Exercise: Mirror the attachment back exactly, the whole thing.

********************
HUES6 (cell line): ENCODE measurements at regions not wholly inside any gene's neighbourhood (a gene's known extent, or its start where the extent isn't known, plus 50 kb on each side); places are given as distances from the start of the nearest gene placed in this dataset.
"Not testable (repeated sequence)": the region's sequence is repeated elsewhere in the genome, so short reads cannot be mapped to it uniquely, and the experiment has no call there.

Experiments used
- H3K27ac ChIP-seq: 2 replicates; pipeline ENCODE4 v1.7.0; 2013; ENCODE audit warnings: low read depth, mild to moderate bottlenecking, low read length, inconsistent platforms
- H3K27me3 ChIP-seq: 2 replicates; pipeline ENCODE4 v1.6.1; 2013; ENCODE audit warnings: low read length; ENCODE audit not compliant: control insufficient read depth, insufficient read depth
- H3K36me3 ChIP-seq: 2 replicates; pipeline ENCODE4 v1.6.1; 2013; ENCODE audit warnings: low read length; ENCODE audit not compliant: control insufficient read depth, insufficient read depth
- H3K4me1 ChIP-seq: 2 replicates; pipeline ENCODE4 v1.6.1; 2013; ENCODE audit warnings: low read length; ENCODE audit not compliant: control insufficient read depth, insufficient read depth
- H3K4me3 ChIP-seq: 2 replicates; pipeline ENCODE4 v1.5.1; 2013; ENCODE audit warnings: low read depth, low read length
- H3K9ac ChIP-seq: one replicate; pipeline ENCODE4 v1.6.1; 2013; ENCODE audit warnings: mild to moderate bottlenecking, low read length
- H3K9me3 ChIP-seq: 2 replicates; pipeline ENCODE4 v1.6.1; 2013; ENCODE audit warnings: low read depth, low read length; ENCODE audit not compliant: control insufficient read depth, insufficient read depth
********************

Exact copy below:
HUES6 (cell line): ENCODE measurements at regions not wholly inside any gene's neighbourhood (a gene's known extent, or its start where the extent isn't known, plus 50 kb on each side); places are given as distances from the start of the nearest gene placed in this dataset.
"Not testable (repeated sequence)": the region's sequence is repeated elsewhere in the genome, so short reads cannot be mapped to it uniquely, and the experiment has no call there.

Experiments used
- H3K27ac ChIP-seq: 2 replicates; pipeline ENCODE4 v1.7.0; 2013; ENCODE audit warnings: low read depth, mild to moderate bottlenecking, low read length, inconsistent platforms
- H3K27me3 ChIP-seq: 2 replicates; pipeline ENCODE4 v1.6.1; 2013; ENCODE audit warnings: low read length; ENCODE audit not compliant: control insufficient read depth, insufficient read depth
- H3K36me3 ChIP-seq: 2 replicates; pipeline ENCODE4 v1.6.1; 2013; ENCODE audit warnings: low read length; ENCODE audit not compliant: control insufficient read depth, insufficient read depth
- H3K4me1 ChIP-seq: 2 replicates; pipeline ENCODE4 v1.6.1; 2013; ENCODE audit warnings: low read length; ENCODE audit not compliant: control insufficient read depth, insufficient read depth
- H3K4me3 ChIP-seq: 2 replicates; pipeline ENCODE4 v1.5.1; 2013; ENCODE audit warnings: low read depth, low read length
- H3K9ac ChIP-seq: one replicate; pipeline ENCODE4 v1.6.1; 2013; ENCODE audit warnings: mild to moderate bottlenecking, low read length
- H3K9me3 ChIP-seq: 2 replicates; pipeline ENCODE4 v1.6.1; 2013; ENCODE audit warnings: low read depth, low read length; ENCODE audit not compliant: control insufficient read depth, insufficient read depth